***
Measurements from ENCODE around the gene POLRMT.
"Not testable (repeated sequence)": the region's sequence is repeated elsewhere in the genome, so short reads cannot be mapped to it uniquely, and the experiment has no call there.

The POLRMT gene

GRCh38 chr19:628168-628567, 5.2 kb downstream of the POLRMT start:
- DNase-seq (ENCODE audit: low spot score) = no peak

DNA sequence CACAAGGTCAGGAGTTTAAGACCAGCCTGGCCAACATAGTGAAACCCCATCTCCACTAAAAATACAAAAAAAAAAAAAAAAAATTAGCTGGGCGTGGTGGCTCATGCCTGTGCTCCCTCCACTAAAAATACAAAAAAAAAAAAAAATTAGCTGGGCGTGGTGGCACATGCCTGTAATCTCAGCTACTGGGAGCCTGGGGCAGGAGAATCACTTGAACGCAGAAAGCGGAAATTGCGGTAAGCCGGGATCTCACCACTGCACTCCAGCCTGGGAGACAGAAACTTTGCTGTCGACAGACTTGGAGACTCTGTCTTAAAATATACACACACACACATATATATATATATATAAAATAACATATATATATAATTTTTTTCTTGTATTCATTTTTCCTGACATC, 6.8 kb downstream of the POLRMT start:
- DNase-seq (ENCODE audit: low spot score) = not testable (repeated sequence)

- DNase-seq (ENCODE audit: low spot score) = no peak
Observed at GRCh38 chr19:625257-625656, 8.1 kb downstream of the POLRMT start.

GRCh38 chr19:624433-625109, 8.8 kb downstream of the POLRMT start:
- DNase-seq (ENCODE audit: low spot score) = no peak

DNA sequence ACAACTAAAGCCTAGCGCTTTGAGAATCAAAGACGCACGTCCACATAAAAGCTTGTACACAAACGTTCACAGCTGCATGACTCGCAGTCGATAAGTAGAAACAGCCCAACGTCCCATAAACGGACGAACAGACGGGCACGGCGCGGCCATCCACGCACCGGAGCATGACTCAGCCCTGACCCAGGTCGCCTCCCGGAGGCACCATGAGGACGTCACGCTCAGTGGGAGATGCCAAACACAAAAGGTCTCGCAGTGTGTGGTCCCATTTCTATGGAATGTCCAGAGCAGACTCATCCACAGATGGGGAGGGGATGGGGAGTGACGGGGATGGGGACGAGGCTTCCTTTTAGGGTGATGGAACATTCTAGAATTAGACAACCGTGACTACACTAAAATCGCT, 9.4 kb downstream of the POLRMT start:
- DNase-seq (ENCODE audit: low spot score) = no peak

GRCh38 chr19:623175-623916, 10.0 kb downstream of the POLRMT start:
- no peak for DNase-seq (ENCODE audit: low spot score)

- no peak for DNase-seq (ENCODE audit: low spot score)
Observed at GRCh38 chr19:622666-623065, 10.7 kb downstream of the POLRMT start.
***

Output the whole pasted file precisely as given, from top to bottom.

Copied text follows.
Measurements from ENCODE around the gene POLRMT.
"Not testable (repeated sequence)": the region's sequence is repeated elsewhere in the genome, so short reads cannot be mapped to it uniquely, and the experiment has no call there.

The POLRMT gene

GRCh38 chr19:628168-628567, 5.2 kb downstream of the POLRMT start:
- DNase-seq (ENCODE audit: low spot score) = no peak

DNA sequence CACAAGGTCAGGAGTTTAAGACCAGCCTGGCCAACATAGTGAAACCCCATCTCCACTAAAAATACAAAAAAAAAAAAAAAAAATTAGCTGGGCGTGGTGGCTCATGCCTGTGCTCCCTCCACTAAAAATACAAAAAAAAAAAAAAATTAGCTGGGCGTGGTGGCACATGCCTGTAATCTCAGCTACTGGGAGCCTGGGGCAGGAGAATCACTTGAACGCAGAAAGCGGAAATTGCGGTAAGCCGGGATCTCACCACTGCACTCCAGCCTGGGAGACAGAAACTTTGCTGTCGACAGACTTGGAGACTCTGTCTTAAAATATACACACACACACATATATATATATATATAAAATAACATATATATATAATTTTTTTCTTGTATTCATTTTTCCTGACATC, 6.8 kb downstream of the POLRMT start:
- DNase-seq (ENCODE audit: low spot score) = not testable (repeated sequence)

- DNase-seq (ENCODE audit: low spot score) = no peak
Observed at GRCh38 chr19:625257-625656, 8.1 kb downstream of the POLRMT start.

GRCh38 chr19:624433-625109, 8.8 kb downstream of the POLRMT start:
- DNase-seq (ENCODE audit: low spot score) = no peak

DNA sequence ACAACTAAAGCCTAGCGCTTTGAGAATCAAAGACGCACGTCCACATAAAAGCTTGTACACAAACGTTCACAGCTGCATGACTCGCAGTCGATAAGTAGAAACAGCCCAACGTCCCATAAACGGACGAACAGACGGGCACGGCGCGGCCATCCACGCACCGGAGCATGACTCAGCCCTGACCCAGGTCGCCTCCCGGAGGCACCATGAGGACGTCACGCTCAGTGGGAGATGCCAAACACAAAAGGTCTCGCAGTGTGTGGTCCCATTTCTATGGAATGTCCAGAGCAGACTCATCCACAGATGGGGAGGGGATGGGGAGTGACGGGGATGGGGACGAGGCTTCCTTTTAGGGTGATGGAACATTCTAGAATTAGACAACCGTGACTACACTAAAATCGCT, 9.4 kb downstream of the POLRMT start:
- DNase-seq (ENCODE audit: low spot score) = no peak

GRCh38 chr19:623175-623916, 10.0 kb downstream of the POLRMT start:
- no peak for DNase-seq (ENCODE audit: low spot score)

- no peak for DNase-seq (ENCODE audit: low spot score)
Observed at GRCh38 chr19:622666-623065, 10.7 kb downstream of the POLRMT start.